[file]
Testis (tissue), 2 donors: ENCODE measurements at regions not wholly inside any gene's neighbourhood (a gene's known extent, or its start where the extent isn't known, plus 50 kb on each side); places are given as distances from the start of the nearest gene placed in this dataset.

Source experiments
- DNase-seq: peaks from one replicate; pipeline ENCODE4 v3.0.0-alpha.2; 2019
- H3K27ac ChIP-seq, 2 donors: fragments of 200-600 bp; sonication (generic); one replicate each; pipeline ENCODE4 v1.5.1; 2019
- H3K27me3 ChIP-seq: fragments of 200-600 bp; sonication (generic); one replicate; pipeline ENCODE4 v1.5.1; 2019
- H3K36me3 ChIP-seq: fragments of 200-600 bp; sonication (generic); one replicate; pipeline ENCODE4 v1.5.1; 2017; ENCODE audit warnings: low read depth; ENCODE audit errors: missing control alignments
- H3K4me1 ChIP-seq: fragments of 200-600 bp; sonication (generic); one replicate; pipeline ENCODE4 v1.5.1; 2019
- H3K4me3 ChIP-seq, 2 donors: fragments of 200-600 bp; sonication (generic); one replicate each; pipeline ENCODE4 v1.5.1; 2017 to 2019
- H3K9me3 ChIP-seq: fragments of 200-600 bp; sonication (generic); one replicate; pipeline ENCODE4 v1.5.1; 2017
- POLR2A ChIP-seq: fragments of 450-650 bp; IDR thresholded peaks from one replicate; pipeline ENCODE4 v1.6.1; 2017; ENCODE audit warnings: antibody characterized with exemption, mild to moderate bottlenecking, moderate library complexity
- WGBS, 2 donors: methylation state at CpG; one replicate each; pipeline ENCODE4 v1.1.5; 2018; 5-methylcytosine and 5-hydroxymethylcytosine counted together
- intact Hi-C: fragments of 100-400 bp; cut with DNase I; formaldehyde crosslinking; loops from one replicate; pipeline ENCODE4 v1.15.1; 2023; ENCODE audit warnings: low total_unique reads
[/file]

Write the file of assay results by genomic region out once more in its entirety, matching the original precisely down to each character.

Testis (tissue), 2 donors: ENCODE measurements at regions not wholly inside any gene's neighbourhood (a gene's known extent, or its start where the extent isn't known, plus 50 kb on each side); places are given as distances from the start of the nearest gene placed in this dataset.

Source experiments
- DNase-seq: peaks from one replicate; pipeline ENCODE4 v3.0.0-alpha.2; 2019
- H3K27ac ChIP-seq, 2 donors: fragments of 200-600 bp; sonication (generic); one replicate each; pipeline ENCODE4 v1.5.1; 2019
- H3K27me3 ChIP-seq: fragments of 200-600 bp; sonication (generic); one replicate; pipeline ENCODE4 v1.5.1; 2019
- H3K36me3 ChIP-seq: fragments of 200-600 bp; sonication (generic); one replicate; pipeline ENCODE4 v1.5.1; 2017; ENCODE audit warnings: low read depth; ENCODE audit errors: missing control alignments
- H3K4me1 ChIP-seq: fragments of 200-600 bp; sonication (generic); one replicate; pipeline ENCODE4 v1.5.1; 2019
- H3K4me3 ChIP-seq, 2 donors: fragments of 200-600 bp; sonication (generic); one replicate each; pipeline ENCODE4 v1.5.1; 2017 to 2019
- H3K9me3 ChIP-seq: fragments of 200-600 bp; sonication (generic); one replicate; pipeline ENCODE4 v1.5.1; 2017
- POLR2A ChIP-seq: fragments of 450-650 bp; IDR thresholded peaks from one replicate; pipeline ENCODE4 v1.6.1; 2017; ENCODE audit warnings: antibody characterized with exemption, mild to moderate bottlenecking, moderate library complexity
- WGBS, 2 donors: methylation state at CpG; one replicate each; pipeline ENCODE4 v1.1.5; 2018; 5-methylcytosine and 5-hydroxymethylcytosine counted together
- intact Hi-C: fragments of 100-400 bp; cut with DNase I; formaldehyde crosslinking; loops from one replicate; pipeline ENCODE4 v1.15.1; 2023; ENCODE audit warnings: low total_unique reads